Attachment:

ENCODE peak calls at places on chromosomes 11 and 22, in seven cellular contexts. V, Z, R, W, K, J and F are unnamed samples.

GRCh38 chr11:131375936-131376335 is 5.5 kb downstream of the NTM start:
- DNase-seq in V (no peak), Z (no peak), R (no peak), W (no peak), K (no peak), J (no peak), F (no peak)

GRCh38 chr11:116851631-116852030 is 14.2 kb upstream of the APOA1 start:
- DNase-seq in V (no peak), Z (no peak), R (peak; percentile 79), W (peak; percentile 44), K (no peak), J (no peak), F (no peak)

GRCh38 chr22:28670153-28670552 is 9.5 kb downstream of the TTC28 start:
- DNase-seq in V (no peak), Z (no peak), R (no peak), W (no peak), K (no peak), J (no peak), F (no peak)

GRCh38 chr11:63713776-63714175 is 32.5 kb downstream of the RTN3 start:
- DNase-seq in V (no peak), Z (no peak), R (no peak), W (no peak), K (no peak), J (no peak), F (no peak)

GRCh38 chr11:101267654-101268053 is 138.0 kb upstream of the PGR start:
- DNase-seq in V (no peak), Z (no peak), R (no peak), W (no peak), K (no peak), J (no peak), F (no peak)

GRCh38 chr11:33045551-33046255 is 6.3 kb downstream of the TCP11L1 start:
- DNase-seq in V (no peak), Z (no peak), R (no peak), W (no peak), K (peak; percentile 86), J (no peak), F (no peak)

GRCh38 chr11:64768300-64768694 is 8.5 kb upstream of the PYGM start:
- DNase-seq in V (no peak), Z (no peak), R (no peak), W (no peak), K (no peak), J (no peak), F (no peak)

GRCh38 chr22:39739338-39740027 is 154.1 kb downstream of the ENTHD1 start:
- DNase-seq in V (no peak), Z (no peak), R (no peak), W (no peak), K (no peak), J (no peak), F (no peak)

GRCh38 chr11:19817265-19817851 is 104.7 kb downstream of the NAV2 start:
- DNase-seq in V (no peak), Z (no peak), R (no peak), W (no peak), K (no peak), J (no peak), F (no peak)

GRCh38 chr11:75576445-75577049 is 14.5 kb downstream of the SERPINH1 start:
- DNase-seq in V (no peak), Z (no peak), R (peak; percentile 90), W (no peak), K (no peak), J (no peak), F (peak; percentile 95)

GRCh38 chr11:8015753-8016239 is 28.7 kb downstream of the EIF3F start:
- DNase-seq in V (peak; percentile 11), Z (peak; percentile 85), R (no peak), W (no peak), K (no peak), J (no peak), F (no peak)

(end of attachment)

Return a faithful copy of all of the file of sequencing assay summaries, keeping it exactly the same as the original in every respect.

ENCODE peak calls at places on chromosomes 11 and 22, in seven cellular contexts. V, Z, R, W, K, J and F are unnamed samples.

GRCh38 chr11:131375936-131376335 is 5.5 kb downstream of the NTM start:
- DNase-seq in V (no peak), Z (no peak), R (no peak), W (no peak), K (no peak), J (no peak), F (no peak)

GRCh38 chr11:116851631-116852030 is 14.2 kb upstream of the APOA1 start:
- DNase-seq in V (no peak), Z (no peak), R (peak; percentile 79), W (peak; percentile 44), K (no peak), J (no peak), F (no peak)

GRCh38 chr22:28670153-28670552 is 9.5 kb downstream of the TTC28 start:
- DNase-seq in V (no peak), Z (no peak), R (no peak), W (no peak), K (no peak), J (no peak), F (no peak)

GRCh38 chr11:63713776-63714175 is 32.5 kb downstream of the RTN3 start:
- DNase-seq in V (no peak), Z (no peak), R (no peak), W (no peak), K (no peak), J (no peak), F (no peak)

GRCh38 chr11:101267654-101268053 is 138.0 kb upstream of the PGR start:
- DNase-seq in V (no peak), Z (no peak), R (no peak), W (no peak), K (no peak), J (no peak), F (no peak)

GRCh38 chr11:33045551-33046255 is 6.3 kb downstream of the TCP11L1 start:
- DNase-seq in V (no peak), Z (no peak), R (no peak), W (no peak), K (peak; percentile 86), J (no peak), F (no peak)

GRCh38 chr11:64768300-64768694 is 8.5 kb upstream of the PYGM start:
- DNase-seq in V (no peak), Z (no peak), R (no peak), W (no peak), K (no peak), J (no peak), F (no peak)

GRCh38 chr22:39739338-39740027 is 154.1 kb downstream of the ENTHD1 start:
- DNase-seq in V (no peak), Z (no peak), R (no peak), W (no peak), K (no peak), J (no peak), F (no peak)

GRCh38 chr11:19817265-19817851 is 104.7 kb downstream of the NAV2 start:
- DNase-seq in V (no peak), Z (no peak), R (no peak), W (no peak), K (no peak), J (no peak), F (no peak)

GRCh38 chr11:75576445-75577049 is 14.5 kb downstream of the SERPINH1 start:
- DNase-seq in V (no peak), Z (no peak), R (peak; percentile 90), W (no peak), K (no peak), J (no peak), F (peak; percentile 95)

GRCh38 chr11:8015753-8016239 is 28.7 kb downstream of the EIF3F start:
- DNase-seq in V (peak; percentile 11), Z (peak; percentile 85), R (no peak), W (no peak), K (no peak), J (no peak), F (no peak)